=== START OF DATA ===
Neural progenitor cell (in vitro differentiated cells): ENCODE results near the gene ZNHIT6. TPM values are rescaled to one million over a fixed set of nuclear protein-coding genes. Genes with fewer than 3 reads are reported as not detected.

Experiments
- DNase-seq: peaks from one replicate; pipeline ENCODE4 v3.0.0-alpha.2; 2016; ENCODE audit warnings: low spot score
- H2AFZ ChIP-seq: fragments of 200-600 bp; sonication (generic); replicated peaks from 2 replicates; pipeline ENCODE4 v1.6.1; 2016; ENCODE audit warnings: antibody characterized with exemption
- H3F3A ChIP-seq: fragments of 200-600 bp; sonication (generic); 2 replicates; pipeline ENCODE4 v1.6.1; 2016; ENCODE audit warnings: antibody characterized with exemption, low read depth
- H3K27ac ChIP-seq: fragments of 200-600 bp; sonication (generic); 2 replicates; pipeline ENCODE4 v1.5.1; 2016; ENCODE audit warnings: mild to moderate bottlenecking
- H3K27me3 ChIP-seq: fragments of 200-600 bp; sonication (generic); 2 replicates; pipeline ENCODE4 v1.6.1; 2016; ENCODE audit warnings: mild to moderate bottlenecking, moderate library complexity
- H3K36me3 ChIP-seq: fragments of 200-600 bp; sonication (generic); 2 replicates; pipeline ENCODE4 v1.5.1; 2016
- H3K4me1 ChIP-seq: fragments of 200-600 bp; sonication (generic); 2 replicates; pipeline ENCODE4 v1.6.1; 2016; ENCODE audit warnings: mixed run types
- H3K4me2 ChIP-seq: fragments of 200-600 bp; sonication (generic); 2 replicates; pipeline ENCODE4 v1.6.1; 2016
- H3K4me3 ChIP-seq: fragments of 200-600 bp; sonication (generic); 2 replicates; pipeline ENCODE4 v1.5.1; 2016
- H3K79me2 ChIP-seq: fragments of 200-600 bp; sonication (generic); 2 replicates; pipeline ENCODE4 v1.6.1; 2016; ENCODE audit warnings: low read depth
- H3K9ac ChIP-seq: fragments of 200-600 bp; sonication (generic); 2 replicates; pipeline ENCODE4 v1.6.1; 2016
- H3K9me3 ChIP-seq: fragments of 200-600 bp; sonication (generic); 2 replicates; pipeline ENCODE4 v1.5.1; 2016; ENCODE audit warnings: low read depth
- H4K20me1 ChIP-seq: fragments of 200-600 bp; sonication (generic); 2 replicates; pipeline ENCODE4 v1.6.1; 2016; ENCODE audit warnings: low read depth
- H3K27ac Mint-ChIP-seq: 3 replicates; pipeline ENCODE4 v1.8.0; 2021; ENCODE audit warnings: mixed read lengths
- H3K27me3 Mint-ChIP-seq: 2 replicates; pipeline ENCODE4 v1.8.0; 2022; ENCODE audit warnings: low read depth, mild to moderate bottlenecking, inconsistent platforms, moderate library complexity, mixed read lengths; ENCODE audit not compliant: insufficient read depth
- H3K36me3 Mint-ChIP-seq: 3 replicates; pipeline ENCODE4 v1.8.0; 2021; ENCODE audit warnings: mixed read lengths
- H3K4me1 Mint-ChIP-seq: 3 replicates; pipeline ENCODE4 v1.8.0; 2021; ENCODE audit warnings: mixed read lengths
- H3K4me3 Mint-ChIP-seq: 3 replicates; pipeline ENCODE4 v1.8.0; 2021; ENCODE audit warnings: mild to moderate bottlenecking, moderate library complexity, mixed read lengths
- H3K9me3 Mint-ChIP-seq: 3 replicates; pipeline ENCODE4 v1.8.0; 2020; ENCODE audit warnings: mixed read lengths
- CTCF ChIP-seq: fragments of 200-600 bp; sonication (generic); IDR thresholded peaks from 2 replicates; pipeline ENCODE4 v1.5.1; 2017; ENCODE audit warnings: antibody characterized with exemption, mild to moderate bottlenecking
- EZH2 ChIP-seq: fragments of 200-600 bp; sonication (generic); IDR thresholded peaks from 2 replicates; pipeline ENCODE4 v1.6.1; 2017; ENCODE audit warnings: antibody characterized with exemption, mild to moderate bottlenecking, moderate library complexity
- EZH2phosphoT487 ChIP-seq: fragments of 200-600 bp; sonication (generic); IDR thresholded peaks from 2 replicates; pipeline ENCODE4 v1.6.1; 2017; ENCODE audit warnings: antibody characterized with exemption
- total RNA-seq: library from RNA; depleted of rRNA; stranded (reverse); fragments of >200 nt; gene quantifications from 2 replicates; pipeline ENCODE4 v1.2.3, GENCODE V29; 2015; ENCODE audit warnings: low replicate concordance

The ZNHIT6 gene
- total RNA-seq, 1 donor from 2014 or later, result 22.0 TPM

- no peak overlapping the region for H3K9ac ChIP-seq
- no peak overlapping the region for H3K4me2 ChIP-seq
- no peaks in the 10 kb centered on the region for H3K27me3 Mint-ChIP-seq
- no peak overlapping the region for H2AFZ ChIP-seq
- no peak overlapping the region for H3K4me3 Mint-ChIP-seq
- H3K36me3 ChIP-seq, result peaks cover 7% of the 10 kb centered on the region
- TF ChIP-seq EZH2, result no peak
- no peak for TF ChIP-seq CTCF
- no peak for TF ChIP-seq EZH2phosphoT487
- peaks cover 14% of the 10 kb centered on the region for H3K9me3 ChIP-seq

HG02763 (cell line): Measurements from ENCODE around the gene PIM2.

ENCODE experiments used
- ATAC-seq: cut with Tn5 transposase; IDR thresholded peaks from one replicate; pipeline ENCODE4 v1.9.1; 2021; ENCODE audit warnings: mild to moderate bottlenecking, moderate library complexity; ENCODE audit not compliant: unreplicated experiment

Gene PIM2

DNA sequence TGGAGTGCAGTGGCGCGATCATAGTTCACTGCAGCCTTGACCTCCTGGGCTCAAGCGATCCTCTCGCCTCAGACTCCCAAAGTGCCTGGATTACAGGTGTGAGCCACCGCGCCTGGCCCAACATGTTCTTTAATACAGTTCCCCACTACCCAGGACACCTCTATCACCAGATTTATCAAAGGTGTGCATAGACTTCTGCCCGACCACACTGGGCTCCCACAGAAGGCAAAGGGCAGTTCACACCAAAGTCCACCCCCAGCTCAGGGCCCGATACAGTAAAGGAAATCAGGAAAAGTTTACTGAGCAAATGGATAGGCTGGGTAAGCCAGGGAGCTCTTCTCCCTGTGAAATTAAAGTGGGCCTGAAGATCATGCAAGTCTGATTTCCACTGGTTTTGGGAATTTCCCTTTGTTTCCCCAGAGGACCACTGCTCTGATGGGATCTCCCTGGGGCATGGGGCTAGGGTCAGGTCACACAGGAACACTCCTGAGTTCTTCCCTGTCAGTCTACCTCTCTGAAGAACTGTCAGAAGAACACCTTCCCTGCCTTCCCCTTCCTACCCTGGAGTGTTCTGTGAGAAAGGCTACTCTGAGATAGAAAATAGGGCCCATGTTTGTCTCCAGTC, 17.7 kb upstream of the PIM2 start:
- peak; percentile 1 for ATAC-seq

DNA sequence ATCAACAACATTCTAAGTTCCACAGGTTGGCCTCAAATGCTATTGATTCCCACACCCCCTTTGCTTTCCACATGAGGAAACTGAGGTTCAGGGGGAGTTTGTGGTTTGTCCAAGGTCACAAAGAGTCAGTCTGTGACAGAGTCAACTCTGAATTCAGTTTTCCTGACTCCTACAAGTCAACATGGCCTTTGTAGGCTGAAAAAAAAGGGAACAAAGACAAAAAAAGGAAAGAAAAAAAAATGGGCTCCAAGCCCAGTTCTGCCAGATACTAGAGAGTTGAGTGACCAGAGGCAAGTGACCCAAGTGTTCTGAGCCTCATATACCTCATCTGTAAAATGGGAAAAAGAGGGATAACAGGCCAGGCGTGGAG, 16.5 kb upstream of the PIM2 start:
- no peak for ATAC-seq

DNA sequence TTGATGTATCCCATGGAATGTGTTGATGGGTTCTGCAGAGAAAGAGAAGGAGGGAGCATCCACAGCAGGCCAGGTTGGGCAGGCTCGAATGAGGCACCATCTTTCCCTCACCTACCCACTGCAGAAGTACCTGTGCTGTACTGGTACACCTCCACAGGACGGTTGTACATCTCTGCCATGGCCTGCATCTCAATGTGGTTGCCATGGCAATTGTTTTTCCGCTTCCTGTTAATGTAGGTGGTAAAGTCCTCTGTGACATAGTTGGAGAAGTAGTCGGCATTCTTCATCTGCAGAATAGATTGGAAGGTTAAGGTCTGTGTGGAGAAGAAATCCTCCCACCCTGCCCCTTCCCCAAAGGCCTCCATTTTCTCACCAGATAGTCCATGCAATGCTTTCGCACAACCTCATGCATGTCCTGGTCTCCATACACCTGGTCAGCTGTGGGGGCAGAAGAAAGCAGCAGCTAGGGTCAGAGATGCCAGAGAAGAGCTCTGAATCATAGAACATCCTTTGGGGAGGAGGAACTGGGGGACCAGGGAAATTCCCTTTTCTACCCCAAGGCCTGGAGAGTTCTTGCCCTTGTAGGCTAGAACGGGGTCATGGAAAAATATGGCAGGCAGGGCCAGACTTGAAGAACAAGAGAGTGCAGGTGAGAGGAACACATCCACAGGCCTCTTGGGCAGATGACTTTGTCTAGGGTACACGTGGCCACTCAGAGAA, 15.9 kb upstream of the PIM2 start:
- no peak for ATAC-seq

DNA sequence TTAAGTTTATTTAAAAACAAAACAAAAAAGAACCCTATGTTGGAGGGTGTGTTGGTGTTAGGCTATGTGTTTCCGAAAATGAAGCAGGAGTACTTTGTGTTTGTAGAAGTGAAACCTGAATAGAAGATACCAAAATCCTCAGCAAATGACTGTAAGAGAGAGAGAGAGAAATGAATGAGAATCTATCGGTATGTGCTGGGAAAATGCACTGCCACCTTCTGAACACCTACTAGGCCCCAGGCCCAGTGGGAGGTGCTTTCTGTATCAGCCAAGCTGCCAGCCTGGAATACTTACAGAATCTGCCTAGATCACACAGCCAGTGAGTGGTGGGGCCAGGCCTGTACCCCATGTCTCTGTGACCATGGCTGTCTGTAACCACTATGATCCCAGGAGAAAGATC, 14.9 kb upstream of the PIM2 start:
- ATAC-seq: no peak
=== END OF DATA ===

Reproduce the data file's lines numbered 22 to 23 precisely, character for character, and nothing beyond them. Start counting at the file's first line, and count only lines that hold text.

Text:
- CTCF ChIP-seq: fragments of 200-600 bp; sonication (generic); IDR thresholded peaks from 2 replicates; pipeline ENCODE4 v1.5.1; 2017; ENCODE audit warnings: antibody characterized with exemption, mild to moderate bottlenecking
- EZH2 ChIP-seq: fragments of 200-600 bp; sonication (generic); IDR thresholded peaks from 2 replicates; pipeline ENCODE4 v1.6.1; 2017; ENCODE audit warnings: antibody characterized with exemption, mild to moderate bottlenecking, moderate library complexity